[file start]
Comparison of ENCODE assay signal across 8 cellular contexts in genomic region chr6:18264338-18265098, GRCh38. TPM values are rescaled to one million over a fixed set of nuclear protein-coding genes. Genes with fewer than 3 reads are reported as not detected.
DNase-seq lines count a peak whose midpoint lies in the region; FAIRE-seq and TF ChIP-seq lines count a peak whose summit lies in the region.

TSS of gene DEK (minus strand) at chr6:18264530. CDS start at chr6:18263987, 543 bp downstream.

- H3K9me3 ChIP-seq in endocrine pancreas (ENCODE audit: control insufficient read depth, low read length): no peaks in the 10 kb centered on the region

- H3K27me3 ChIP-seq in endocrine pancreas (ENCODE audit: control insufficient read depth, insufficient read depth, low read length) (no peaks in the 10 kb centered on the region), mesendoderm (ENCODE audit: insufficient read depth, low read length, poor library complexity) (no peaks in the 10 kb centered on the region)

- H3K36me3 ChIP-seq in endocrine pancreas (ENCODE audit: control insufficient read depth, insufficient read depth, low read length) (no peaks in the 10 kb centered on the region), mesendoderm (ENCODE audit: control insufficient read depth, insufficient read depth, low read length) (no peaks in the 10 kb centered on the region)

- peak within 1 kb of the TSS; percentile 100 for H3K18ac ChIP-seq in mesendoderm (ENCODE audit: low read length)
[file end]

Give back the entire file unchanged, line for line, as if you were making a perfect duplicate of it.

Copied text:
Comparison of ENCODE assay signal across 8 cellular contexts in genomic region chr6:18264338-18265098, GRCh38. TPM values are rescaled to one million over a fixed set of nuclear protein-coding genes. Genes with fewer than 3 reads are reported as not detected.
DNase-seq lines count a peak whose midpoint lies in the region; FAIRE-seq and TF ChIP-seq lines count a peak whose summit lies in the region.

TSS of gene DEK (minus strand) at chr6:18264530. CDS start at chr6:18263987, 543 bp downstream.

- H3K9me3 ChIP-seq in endocrine pancreas (ENCODE audit: control insufficient read depth, low read length): no peaks in the 10 kb centered on the region

- H3K27me3 ChIP-seq in endocrine pancreas (ENCODE audit: control insufficient read depth, insufficient read depth, low read length) (no peaks in the 10 kb centered on the region), mesendoderm (ENCODE audit: insufficient read depth, low read length, poor library complexity) (no peaks in the 10 kb centered on the region)

- H3K36me3 ChIP-seq in endocrine pancreas (ENCODE audit: control insufficient read depth, insufficient read depth, low read length) (no peaks in the 10 kb centered on the region), mesendoderm (ENCODE audit: control insufficient read depth, insufficient read depth, low read length) (no peaks in the 10 kb centered on the region)

- peak within 1 kb of the TSS; percentile 100 for H3K18ac ChIP-seq in mesendoderm (ENCODE audit: low read length)